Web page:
In the thicket
Mothers hum & prod babies
bitten by tsetse flies. In the thicket
every sleep is slippery
towards silent stupor
& mothers know every quiet eye
closure is not peace
so they hum & prod babies
on the crossroad
between sleep & death.
I’m stretched over my mother’s
she curses & sniffles because
I swallowed a river
in the valley of slimy stones & tadpoles
my spirit drowns inside me.
my brother has made bed of rotten
leafs for his boyish body
his memory is a room of burnt &
his mouth an open door for ghosts
whose names perished in fire
whose blood coloured our play sands
my mother watches him with salty
eyes & unwatch
she watches & does nothing
because his head is not a house
she can tidy.
Our town is a firework of ungodly war &
my father is lost in the navel
of the flames.
To the villages he rasped. A city on fire
is no earth for women.
It is no nursery for children.
Flying Pig in My Brother’s Dream
How many ghosts can one little boy’s eyes hold?
my brother squirms against a wet wall
it’s the exorcism in his dream
a duck in warm water & a horrified sleeping boy dance alike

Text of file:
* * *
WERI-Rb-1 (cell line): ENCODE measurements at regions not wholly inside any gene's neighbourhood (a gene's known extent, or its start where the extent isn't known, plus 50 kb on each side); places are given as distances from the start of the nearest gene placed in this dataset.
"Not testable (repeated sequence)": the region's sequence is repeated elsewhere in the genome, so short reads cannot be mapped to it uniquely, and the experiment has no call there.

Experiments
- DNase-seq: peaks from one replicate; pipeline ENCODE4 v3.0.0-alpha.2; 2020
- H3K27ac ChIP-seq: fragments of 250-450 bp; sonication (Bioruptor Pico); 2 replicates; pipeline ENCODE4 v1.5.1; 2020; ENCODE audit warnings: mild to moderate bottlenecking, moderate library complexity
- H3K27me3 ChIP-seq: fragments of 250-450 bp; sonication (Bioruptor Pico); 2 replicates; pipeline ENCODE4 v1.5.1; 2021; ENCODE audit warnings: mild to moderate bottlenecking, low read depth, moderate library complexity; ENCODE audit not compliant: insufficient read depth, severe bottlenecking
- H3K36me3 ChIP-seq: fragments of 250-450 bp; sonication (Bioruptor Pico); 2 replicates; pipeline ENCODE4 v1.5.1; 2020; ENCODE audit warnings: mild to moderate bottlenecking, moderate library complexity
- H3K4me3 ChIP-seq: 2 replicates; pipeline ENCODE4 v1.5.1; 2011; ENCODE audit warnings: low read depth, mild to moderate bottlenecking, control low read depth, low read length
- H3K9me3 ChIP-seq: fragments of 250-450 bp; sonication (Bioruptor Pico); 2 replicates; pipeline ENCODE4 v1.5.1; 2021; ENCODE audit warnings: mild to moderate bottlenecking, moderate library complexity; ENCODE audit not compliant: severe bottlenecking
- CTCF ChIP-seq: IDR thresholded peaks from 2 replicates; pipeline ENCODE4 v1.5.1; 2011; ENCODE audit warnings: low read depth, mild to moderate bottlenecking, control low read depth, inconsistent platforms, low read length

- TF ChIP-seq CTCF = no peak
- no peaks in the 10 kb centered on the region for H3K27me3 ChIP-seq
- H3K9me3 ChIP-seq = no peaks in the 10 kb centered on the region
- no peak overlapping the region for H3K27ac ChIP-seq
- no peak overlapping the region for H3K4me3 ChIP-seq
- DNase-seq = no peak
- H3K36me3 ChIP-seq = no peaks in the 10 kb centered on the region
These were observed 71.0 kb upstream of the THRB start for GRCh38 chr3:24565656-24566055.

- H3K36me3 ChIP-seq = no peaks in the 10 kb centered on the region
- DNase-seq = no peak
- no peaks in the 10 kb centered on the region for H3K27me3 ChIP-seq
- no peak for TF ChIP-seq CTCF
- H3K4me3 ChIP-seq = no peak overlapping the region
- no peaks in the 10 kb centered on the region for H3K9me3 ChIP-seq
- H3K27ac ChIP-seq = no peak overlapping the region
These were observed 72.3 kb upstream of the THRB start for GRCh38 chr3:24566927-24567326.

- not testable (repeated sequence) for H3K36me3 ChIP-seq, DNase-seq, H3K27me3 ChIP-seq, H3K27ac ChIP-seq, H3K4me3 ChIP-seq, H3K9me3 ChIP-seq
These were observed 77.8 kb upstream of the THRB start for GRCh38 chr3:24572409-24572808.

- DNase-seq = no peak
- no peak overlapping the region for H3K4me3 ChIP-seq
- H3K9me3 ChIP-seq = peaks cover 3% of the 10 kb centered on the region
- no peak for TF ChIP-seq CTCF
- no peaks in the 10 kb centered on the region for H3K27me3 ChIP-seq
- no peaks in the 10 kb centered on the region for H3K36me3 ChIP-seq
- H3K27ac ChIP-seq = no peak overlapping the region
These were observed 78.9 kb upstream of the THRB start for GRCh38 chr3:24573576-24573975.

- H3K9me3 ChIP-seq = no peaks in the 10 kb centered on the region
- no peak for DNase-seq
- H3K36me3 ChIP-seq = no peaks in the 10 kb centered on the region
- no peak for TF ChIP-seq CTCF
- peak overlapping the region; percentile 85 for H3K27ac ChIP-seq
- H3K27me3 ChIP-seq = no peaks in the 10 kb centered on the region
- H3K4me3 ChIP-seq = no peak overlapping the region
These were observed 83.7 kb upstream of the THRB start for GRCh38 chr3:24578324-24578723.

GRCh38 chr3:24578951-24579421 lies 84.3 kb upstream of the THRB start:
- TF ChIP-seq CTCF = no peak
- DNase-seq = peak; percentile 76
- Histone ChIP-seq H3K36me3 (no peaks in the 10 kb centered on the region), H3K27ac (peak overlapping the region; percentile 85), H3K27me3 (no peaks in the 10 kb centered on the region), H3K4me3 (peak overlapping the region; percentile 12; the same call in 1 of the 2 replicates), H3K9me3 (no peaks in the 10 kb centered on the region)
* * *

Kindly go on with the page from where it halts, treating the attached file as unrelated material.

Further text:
boys like my father’s first son should not piss outhouse
look at the night lens & get the revelation
a rattling soul supine translates into a creaking bed
a boy thrust into the dark will return with tales
like one of flying pigs in my brother’s mouth
time may set bones & graft wounds
but can it debride a little boy’s memory?
The man in kaftan
A strange man in kaftan in the market
touched Jesus on my mother’s blue blouse
and stopped. Like an epileptic,
She is a goddess of eyes rolling
at tomato water, meat stench & unknown people
as instinct have her
Girding. If strangers know nothing
about themselves, who deposited my brother’s name
in the golden mouth of this man? That childhood name
Scattered her to possible
playgrounds & gardens my
brother might have worn her face to
Sorry I don’t remember you, she said
after searching the alleys of memory
Maman Dampen, haba, he tore up
his eyes an apparition of old fires
of the ablution waters his kettles
drank from my father’s well years before
of the alley by their house that led
to our church
My mother returned home with
the man’s number. on the phone we talk
about years, time, sands, stones, vocation
women, sports, siblings, health.
We do not talk about the kerosene
from my mother’s lantern
the lighter of my father
the fire that munched their house
We do not talk about the fleeing of his
family & the blood of my uncles
that mapped their way
we let silence twinge at our ears.
Haruna Solomon Binkam is a writer from Jos, Nigeria whose works have appeared on and is forthcoming on Afreecan Read and CAROUSEL. He is a Bada Murya Fellow and finalist of the Vancouver Manuscript Intensive fellowship. He finds fireflies fascinating.